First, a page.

Tuesday, April 10, 2007

ERP Platforms

In my previous post Does ERP matter? I discussed the business requirements for enterprise resource planning - a management style involving tight command-and-control coupling between different enterprise functions (sales & marketing, distribution, manufacturing, purchasing).

However, this is not the question addressed in Shai Agassi's original post Does ERP matter? His primary concern (as it has been for much of his time at SAP) is the impact of SOA on ERP. He avers (I think rightly) that enterprise software cannot be assembled from JBOWS (just a bunch of web services), largely because of concerns about semantic consistency and compliance.

In the past, major vendors persuaded their customers that the way to achieve semantic consistency and compliance was to purchase the entire application suite from a single supplier. While at SAP, Agassi has championed the creation of a radical SOA-based alternative to this strategy. If you build the rules into the ERP platform (e.g. Netweaver), then your chosen vendor (e.g. SAP) can maintain hegemony and control over a heterogeneous but properly architected collection of enterprise services.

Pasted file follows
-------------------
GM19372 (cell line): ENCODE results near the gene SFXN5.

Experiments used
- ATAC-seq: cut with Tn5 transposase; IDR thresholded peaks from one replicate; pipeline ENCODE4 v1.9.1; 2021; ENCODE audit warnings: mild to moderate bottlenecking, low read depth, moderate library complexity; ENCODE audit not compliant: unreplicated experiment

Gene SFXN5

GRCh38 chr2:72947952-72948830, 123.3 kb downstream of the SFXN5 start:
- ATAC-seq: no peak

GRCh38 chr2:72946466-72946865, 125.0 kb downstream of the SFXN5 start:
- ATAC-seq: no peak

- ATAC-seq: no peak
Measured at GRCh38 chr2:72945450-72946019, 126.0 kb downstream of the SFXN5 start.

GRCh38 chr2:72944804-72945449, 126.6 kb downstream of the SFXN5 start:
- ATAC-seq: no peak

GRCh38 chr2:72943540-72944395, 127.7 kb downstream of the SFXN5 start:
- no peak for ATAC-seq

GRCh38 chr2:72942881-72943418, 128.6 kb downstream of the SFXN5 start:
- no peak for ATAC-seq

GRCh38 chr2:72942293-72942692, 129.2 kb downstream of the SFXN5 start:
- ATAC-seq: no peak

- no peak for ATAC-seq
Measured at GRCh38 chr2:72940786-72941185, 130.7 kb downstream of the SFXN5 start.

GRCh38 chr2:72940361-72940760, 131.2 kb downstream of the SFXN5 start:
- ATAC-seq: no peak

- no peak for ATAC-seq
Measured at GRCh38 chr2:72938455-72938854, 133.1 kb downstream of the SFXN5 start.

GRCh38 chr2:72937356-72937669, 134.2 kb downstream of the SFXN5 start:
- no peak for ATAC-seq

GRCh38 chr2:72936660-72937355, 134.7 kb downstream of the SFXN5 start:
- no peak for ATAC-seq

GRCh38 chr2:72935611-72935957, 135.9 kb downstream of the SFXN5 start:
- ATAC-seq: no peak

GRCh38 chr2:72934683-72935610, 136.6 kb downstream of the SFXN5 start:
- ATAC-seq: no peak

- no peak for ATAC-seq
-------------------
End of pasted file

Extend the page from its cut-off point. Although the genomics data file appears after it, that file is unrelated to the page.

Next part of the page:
Including of course the multiple inconsistent implementations of SAP software that global mergers sometimes throw up.

So what matters now, according to Agassi, is not the ERP but the ERP platform. If you are going to implement enterprise software, then use a platform that is specifically designed to support enterprise software, rather than a general-purpose software platform.

There are various other terms for this platform, including the bland (Business Process Platform or BPP) and the downright ugly (Applistructure). For recent commentary, see Sam Lowe, Michael "Mitch" Hatscher (via Matej) and Phil Windley (via John G√łtze).

Moving the platform upwards is a powerful architectural strategy, as I've argued before. But these strategies, while enabled and encouraged by SOA, remain challenging both technically and conceptually. It will be interesting to see whether this strategy goes on the back burner once Agassi is out of SAP.

No comments: